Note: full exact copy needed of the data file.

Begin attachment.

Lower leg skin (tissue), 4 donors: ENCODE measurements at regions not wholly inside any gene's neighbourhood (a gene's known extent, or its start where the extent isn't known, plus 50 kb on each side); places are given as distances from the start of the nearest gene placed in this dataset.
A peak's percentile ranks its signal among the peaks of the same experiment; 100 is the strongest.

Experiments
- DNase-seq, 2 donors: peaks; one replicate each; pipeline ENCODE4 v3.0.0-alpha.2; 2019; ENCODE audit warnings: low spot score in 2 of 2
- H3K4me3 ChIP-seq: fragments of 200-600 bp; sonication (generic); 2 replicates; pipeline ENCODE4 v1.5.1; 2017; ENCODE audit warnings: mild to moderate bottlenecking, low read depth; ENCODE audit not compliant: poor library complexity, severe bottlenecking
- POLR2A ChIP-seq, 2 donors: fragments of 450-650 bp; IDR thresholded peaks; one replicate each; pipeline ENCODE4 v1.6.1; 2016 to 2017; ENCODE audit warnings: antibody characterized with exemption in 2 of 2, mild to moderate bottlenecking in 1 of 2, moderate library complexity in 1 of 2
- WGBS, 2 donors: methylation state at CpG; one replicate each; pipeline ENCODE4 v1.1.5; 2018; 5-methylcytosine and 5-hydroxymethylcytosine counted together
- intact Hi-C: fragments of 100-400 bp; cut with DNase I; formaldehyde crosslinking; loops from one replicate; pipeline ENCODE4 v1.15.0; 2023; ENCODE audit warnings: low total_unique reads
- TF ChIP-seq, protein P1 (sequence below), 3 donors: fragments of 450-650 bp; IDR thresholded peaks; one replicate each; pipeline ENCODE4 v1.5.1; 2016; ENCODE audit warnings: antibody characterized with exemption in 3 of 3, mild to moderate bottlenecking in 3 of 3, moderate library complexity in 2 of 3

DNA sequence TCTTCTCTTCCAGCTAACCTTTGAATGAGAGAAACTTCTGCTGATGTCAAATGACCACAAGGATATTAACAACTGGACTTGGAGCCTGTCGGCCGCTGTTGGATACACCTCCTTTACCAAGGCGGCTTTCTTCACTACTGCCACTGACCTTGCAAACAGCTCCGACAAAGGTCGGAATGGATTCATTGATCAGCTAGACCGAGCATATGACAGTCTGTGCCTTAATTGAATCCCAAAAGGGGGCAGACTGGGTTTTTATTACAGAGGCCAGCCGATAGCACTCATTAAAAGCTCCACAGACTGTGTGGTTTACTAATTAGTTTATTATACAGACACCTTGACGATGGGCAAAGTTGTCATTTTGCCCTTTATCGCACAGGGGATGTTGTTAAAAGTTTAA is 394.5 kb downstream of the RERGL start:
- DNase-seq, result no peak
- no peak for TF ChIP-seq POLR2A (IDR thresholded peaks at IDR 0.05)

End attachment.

Lower leg skin (tissue), 4 donors: ENCODE measurements at regions not wholly inside any gene's neighbourhood (a gene's known extent, or its start where the extent isn't known, plus 50 kb on each side); places are given as distances from the start of the nearest gene placed in this dataset.
A peak's percentile ranks its signal among the peaks of the same experiment; 100 is the strongest.

Experiments
- DNase-seq, 2 donors: peaks; one replicate each; pipeline ENCODE4 v3.0.0-alpha.2; 2019; ENCODE audit warnings: low spot score in 2 of 2
- H3K4me3 ChIP-seq: fragments of 200-600 bp; sonication (generic); 2 replicates; pipeline ENCODE4 v1.5.1; 2017; ENCODE audit warnings: mild to moderate bottlenecking, low read depth; ENCODE audit not compliant: poor library complexity, severe bottlenecking
- POLR2A ChIP-seq, 2 donors: fragments of 450-650 bp; IDR thresholded peaks; one replicate each; pipeline ENCODE4 v1.6.1; 2016 to 2017; ENCODE audit warnings: antibody characterized with exemption in 2 of 2, mild to moderate bottlenecking in 1 of 2, moderate library complexity in 1 of 2
- WGBS, 2 donors: methylation state at CpG; one replicate each; pipeline ENCODE4 v1.1.5; 2018; 5-methylcytosine and 5-hydroxymethylcytosine counted together
- intact Hi-C: fragments of 100-400 bp; cut with DNase I; formaldehyde crosslinking; loops from one replicate; pipeline ENCODE4 v1.15.0; 2023; ENCODE audit warnings: low total_unique reads
- TF ChIP-seq, protein P1 (sequence below), 3 donors: fragments of 450-650 bp; IDR thresholded peaks; one replicate each; pipeline ENCODE4 v1.5.1; 2016; ENCODE audit warnings: antibody characterized with exemption in 3 of 3, mild to moderate bottlenecking in 3 of 3, moderate library complexity in 2 of 3

DNA sequence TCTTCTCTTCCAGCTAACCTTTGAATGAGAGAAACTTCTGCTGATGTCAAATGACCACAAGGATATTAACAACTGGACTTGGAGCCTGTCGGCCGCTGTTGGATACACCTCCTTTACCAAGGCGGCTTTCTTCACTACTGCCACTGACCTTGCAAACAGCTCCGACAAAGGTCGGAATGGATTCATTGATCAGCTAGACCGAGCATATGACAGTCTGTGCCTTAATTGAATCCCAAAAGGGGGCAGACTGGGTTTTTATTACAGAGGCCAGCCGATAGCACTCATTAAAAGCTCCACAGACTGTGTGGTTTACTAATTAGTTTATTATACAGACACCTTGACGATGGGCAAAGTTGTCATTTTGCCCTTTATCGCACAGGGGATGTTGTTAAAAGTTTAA is 394.5 kb downstream of the RERGL start:
- DNase-seq, result no peak
- no peak for TF ChIP-seq POLR2A (IDR thresholded peaks at IDR 0.05)